Ever since the birth of the computer and it?s evolution to the PC and Macintosh, researchers have been working hard on creating the quantum computer, a new algorithm that will make the already fast computer capable of unparalleled speeds.
But new developments have created an interesting question that might be answered by regular software, not superpositions and uncertainty principles: can classical computing match the quantum speed with software algorithms?
If you are not a quantum physicist or a computer wiz like the professionals at Computer Geeks, then you are probably wondering what the first two paragraphs mean and why you should pay attention to them.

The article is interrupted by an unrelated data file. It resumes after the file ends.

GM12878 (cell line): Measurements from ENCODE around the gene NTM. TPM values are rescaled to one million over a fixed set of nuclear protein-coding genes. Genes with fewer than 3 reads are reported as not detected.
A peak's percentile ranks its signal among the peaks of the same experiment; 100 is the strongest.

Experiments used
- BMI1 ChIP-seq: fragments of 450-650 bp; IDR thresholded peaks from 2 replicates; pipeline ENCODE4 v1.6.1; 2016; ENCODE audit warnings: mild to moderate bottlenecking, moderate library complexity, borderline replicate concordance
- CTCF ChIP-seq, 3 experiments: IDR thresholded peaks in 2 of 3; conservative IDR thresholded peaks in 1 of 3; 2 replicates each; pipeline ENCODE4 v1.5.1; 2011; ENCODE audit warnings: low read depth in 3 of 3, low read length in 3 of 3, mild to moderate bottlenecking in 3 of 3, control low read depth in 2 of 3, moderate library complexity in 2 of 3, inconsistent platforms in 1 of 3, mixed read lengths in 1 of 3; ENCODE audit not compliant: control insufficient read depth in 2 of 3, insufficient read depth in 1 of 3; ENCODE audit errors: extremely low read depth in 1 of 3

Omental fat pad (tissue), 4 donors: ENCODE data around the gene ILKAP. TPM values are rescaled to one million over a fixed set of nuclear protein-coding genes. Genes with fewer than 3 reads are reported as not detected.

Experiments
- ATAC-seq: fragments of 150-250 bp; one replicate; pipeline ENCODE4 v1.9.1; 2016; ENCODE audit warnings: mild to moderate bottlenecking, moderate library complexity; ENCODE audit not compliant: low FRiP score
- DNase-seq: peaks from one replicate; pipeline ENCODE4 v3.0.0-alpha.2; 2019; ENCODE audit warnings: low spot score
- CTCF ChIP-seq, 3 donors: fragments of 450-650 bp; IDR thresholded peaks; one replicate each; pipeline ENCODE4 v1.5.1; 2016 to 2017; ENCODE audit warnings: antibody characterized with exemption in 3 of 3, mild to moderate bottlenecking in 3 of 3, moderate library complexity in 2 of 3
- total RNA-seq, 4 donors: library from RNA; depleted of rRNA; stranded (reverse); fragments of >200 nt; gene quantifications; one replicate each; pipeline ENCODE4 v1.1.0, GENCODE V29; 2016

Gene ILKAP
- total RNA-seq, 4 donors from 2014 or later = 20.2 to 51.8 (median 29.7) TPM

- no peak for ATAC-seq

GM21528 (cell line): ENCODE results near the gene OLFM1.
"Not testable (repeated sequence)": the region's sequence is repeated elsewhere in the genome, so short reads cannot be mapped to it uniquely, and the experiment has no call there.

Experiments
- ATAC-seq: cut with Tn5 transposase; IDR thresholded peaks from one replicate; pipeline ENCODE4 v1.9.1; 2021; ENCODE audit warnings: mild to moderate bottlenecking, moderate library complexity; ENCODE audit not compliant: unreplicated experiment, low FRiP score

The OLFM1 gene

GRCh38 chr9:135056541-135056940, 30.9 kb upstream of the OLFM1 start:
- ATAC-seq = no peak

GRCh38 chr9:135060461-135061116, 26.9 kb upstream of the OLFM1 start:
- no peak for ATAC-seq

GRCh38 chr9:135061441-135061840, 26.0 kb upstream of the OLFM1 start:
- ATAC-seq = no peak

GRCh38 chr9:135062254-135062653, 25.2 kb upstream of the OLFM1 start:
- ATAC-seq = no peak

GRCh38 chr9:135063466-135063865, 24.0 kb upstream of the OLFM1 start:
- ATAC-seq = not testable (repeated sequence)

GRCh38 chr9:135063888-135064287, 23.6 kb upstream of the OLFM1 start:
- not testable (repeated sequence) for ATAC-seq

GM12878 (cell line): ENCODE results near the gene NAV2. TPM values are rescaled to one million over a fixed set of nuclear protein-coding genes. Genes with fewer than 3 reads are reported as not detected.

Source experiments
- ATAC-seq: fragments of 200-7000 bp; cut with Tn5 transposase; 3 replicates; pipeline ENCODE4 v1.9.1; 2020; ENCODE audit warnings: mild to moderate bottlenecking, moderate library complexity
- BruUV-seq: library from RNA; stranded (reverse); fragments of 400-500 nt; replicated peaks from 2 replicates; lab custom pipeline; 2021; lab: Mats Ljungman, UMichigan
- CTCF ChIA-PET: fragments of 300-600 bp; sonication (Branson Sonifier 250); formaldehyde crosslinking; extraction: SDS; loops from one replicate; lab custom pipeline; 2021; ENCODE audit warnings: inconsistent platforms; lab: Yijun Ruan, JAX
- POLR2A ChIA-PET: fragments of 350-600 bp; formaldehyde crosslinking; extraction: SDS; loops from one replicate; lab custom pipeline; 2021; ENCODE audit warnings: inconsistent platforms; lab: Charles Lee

Work on the super-fast computer is based on the algorithm, which is a list of well-defined instructions for completing a task, like running the internet or playing a video game. It starts at an initial computation and then proceeds through successive states, until eventually the number reaches a terminating final state.
It is the transition from one state to another that is the key to the original question posed earlier.
Some transitions are deterministic, some are randomized, but with the quantum algorithm is a large quantity number that can be solved faster than the classic, or regular algorithm.
John Watrous, who works at a university for quantum computing, had this to say on the subject: ?We could try to build quantum computers to solve problems but we could also just design new algorithms to solve problems.?
A test was ran to challenge a new algorithm, which a regular computer can run, and it was paralleled with a quantum algorithm. The new one matched the efficiency of the quantum.
This means that the algorithm could some day be used in commercial computing, especially in programming, where it can be used to get a fast answer using very little memory.